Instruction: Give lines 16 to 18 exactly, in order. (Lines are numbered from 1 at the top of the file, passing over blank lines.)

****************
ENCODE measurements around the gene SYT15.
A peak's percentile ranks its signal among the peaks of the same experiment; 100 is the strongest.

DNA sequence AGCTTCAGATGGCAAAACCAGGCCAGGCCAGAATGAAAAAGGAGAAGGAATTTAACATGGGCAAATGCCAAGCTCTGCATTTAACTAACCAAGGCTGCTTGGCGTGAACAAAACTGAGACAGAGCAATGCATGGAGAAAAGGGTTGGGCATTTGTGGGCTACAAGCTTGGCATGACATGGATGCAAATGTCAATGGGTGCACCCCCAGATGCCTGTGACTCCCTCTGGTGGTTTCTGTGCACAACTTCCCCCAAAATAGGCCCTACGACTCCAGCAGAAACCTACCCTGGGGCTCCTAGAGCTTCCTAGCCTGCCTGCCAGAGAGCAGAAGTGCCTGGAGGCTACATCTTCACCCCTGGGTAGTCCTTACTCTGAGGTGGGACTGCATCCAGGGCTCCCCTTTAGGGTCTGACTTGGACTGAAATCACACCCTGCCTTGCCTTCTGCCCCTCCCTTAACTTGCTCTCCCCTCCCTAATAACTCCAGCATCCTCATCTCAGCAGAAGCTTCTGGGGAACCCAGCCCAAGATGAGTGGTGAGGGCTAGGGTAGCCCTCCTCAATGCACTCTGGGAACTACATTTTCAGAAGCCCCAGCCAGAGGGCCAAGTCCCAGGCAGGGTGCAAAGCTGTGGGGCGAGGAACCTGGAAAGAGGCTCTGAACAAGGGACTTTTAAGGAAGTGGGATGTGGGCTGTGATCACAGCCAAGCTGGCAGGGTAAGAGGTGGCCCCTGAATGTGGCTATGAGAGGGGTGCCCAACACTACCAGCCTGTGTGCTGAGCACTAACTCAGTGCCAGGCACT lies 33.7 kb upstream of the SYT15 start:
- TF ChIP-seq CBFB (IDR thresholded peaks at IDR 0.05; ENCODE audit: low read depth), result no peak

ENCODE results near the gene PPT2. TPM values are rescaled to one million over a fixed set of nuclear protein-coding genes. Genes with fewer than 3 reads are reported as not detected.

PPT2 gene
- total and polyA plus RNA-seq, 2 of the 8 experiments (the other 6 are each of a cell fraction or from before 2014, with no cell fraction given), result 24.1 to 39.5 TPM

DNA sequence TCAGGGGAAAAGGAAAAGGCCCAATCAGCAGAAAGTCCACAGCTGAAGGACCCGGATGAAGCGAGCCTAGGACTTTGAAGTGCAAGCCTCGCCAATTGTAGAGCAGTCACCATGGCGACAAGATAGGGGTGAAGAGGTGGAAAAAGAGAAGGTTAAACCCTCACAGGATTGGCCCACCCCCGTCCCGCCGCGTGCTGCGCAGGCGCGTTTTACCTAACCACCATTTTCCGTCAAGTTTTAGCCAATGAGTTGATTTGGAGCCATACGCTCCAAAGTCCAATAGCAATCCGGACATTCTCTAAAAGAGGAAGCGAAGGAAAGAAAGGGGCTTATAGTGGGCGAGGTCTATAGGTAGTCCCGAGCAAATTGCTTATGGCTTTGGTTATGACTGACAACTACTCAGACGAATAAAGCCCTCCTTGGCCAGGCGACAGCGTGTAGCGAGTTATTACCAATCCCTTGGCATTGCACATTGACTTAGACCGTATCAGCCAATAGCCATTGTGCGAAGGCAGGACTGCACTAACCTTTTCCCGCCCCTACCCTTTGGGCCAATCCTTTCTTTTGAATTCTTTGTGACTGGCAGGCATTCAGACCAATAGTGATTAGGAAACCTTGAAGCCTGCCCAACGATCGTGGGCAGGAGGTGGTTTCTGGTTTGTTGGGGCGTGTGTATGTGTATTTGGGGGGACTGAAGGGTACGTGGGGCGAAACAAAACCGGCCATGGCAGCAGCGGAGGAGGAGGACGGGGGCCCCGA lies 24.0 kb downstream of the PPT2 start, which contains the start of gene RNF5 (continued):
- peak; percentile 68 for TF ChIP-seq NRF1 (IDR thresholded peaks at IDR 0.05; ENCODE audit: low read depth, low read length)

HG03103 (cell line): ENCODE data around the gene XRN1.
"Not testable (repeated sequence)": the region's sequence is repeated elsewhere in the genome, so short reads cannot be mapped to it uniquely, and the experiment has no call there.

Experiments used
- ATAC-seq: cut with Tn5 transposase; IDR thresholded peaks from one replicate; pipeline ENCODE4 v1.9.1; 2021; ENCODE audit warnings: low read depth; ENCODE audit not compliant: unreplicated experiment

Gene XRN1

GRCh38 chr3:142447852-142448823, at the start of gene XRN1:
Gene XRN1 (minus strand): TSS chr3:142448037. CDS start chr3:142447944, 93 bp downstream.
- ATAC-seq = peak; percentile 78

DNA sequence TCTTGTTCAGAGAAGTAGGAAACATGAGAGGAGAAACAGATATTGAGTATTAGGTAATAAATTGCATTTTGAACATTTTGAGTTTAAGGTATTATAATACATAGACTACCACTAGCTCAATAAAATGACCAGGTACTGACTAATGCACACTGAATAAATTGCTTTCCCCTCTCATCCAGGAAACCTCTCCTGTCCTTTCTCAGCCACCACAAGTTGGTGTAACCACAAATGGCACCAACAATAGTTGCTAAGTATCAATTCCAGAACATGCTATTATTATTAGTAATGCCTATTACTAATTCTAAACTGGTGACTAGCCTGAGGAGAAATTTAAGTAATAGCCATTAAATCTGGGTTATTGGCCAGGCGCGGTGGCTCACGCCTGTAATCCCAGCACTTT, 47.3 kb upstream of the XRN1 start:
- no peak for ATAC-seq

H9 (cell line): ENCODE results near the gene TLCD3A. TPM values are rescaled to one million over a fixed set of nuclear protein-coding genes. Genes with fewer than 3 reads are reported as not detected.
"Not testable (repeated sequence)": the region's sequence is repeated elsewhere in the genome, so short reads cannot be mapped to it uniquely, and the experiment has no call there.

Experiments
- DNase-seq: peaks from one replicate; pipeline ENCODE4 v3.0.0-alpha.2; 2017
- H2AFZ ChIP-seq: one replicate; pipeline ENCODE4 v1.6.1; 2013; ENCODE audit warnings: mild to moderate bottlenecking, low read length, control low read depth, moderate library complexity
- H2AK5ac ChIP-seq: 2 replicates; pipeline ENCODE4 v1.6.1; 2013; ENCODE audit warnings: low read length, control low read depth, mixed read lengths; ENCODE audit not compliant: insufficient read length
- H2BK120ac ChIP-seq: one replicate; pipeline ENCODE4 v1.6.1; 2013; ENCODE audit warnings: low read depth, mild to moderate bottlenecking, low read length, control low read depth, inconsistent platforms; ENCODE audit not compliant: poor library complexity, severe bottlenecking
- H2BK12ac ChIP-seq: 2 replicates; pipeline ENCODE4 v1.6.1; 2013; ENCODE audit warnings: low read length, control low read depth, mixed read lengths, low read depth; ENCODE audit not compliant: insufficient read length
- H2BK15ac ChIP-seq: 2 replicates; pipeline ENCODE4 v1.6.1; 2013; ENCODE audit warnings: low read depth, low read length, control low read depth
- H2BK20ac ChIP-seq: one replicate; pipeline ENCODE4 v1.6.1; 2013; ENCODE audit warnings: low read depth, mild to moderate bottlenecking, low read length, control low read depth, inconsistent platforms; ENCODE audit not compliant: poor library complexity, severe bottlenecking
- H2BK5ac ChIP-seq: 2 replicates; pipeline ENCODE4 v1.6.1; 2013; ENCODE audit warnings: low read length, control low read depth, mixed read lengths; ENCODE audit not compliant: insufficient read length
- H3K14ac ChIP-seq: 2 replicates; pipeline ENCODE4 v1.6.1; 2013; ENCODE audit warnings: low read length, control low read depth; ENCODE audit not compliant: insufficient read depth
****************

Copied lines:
Gene XRN1 (minus strand): TSS chr3:142448037. CDS start chr3:142447944, 93 bp downstream.
- ATAC-seq = peak; percentile 78

DNA sequence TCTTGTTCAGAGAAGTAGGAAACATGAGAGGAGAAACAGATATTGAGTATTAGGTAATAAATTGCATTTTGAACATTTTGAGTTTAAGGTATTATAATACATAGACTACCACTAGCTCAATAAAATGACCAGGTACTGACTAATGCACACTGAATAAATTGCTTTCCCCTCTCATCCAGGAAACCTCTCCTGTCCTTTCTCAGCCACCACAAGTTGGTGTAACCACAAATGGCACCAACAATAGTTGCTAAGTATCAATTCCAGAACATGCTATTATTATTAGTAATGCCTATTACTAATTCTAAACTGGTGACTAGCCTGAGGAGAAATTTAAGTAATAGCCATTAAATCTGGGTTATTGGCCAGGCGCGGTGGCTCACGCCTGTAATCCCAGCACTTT, 47.3 kb upstream of the XRN1 start: